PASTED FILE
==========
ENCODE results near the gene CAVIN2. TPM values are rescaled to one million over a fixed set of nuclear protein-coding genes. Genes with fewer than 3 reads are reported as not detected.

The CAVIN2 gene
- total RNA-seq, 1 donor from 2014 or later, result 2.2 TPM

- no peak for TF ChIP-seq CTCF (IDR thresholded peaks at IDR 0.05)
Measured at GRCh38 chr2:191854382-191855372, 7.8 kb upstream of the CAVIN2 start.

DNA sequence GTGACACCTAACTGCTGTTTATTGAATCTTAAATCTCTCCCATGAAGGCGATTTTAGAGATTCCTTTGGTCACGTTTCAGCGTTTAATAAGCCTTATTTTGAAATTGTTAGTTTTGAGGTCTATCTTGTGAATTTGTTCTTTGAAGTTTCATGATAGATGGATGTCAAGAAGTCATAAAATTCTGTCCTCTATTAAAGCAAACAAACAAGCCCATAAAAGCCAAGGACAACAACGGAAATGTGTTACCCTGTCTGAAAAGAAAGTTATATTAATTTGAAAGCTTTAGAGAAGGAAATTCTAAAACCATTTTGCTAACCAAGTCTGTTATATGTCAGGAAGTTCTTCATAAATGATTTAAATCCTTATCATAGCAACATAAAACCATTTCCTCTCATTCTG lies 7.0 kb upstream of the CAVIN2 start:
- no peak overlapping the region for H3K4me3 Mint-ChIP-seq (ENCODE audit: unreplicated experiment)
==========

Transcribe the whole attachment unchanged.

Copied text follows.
ENCODE results near the gene CAVIN2. TPM values are rescaled to one million over a fixed set of nuclear protein-coding genes. Genes with fewer than 3 reads are reported as not detected.

The CAVIN2 gene
- total RNA-seq, 1 donor from 2014 or later, result 2.2 TPM

- no peak for TF ChIP-seq CTCF (IDR thresholded peaks at IDR 0.05)
Measured at GRCh38 chr2:191854382-191855372, 7.8 kb upstream of the CAVIN2 start.

DNA sequence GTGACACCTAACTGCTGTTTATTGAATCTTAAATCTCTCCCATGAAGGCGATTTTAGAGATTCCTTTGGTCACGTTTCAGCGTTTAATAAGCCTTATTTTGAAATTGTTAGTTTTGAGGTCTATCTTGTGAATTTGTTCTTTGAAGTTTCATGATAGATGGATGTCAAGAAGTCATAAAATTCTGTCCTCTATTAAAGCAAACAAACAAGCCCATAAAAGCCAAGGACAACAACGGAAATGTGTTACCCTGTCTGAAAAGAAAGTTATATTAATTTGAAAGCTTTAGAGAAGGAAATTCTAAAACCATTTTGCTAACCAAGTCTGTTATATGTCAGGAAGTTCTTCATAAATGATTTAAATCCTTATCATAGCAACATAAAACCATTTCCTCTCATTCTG lies 7.0 kb upstream of the CAVIN2 start:
- no peak overlapping the region for H3K4me3 Mint-ChIP-seq (ENCODE audit: unreplicated experiment)